Sometimes it hurts…
Much of the joy we receive from farming is in the connections we have with our customers/members and the other businesses that make CVSF go. At each delivery, we get to talk with our extended farm family. Usually, we hear about yummy dishes made with our meats and good words about our eggs. Sometimes, there’s a comment about something we’ve shared of our farm or lives in a newsletter or on our face book page. Rather than loading our animals on a truck for some distant commodity market and that being the end of our story, our CSA (Community Supported Agriculture) business model allows us to complete the circle and connect with our eaters. Farming the way we do make us happy, the many allies we have make us wealthy.
Last night’s delivery was bittersweet. Linda, a long-time member (When I say that Linda is a long-time member, I mean that Linda - and her husband Bill – joined our vegetable CSA in our first season nearly ten years ago. They’ve remained stalwart supporters ever since. They’ve cooked out with us by our creek, and we’ve pot-lucked with them at another member’s home. We’ve shared our lives and they’ve shared ours), was picking up her share after missing her last couple of scheduled deliveries. We learned that Linda had lost her Bill several weeks ago.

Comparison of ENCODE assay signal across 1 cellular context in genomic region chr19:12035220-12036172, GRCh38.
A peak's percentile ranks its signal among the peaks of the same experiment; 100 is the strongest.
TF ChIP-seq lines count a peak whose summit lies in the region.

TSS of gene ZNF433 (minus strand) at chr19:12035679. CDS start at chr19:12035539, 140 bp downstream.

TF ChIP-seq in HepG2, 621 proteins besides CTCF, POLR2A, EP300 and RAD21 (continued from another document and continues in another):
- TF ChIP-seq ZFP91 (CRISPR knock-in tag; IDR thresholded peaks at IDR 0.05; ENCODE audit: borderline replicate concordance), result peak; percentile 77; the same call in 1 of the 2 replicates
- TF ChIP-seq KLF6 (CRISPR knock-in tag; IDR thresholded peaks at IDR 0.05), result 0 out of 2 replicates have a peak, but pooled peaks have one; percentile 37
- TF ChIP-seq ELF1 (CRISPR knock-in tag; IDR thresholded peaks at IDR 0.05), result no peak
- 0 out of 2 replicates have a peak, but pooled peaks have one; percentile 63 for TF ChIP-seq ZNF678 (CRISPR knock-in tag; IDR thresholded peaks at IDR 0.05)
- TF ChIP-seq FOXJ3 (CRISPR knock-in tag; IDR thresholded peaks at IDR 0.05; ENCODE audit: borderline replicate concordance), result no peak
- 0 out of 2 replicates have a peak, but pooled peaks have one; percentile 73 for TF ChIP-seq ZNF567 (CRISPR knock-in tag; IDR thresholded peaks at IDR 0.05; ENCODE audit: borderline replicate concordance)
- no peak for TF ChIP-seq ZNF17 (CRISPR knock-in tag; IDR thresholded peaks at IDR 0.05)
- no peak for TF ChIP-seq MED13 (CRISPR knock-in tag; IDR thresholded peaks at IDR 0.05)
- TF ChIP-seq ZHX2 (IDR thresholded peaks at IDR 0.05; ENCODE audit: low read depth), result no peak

When Linda walked in to pick up her share, I gave her a hug and told her how sorry Beth and I were for her loss. She told me it had been a hard day – lots of memories of Bill. We spoke some more and talked inevitably of food. Linda told me that, for a while, she hadn’t done any cooking. It was an activity she and Bill did together. Recently, a friend whose son wanted to learn to cook reached out to Linda. For the past couple of weeks, Linda and this young man have gotten together to cook dishes with our meats; teaching cooking, she has found comfort and connection with our food. In a small way, our work has helped comfort a grieving friend. This makes me proud. I’m sad, but proud.
Today, Beth is on her way to Arthur, IL to pick up frozen chickens we’ve stored in a meat locker there since the end of our pasture season. While she’s there she will stop in to Central Illinois Poultry Processing to offer our condolences to Andy Jess and his family. This winter, Vera Jess died unexpectedly. We’ve grown to know the Jesses as they have processed our chickens for going on six years. Andy and Vera founded the Illinois’ first and only poultry processing plant that can do certified organic processing. The Jess’s hard work and attention to detail allow small, sustainable, and organic poultry growers across Illinois – and neighboring states to offer the best and most humanely processed chickens possible. The Jess’s business makes our business possible. We thank them, and mourn their loss.
Connections are important and enrich our lives, but sometimes they hurt, too. Rest in peace Vera and Bill; you are missed!